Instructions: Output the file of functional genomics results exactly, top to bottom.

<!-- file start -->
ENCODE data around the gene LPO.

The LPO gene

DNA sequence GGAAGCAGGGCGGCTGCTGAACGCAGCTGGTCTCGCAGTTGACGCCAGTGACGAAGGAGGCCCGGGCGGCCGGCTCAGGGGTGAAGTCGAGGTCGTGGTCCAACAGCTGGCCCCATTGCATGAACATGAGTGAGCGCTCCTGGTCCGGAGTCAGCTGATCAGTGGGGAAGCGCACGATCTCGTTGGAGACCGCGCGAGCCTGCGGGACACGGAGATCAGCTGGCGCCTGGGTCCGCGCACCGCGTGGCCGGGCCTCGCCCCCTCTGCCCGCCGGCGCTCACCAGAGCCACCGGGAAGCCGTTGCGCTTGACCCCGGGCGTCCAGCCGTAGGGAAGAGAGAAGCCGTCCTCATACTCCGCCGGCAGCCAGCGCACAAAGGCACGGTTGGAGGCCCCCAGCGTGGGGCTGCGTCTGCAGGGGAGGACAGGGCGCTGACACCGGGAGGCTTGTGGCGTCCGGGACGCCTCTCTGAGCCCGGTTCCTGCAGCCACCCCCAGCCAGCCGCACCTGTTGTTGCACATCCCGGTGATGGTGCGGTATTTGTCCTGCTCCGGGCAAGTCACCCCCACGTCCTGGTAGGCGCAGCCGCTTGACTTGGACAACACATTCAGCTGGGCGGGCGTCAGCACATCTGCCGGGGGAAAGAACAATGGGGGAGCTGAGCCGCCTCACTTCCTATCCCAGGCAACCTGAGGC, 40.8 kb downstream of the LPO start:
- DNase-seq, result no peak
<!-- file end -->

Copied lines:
ENCODE data around the gene LPO.

The LPO gene

DNA sequence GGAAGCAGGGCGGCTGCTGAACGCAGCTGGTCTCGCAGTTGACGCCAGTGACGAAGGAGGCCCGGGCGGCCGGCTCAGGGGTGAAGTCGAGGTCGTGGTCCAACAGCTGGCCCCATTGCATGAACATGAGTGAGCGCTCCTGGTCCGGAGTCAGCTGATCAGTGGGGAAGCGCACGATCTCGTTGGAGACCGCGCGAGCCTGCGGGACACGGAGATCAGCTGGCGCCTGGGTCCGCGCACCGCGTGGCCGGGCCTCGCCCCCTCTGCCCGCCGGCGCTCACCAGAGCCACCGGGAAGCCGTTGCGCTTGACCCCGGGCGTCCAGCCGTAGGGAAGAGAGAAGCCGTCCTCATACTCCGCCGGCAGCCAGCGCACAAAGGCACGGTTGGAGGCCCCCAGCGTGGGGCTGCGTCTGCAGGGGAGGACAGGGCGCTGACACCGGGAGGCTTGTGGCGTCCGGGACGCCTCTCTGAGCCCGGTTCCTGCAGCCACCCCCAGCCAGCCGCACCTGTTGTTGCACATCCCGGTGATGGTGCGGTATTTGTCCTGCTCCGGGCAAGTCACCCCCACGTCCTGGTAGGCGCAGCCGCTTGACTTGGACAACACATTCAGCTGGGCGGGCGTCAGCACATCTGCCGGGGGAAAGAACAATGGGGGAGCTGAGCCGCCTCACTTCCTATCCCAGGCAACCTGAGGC, 40.8 kb downstream of the LPO start:
- DNase-seq, result no peak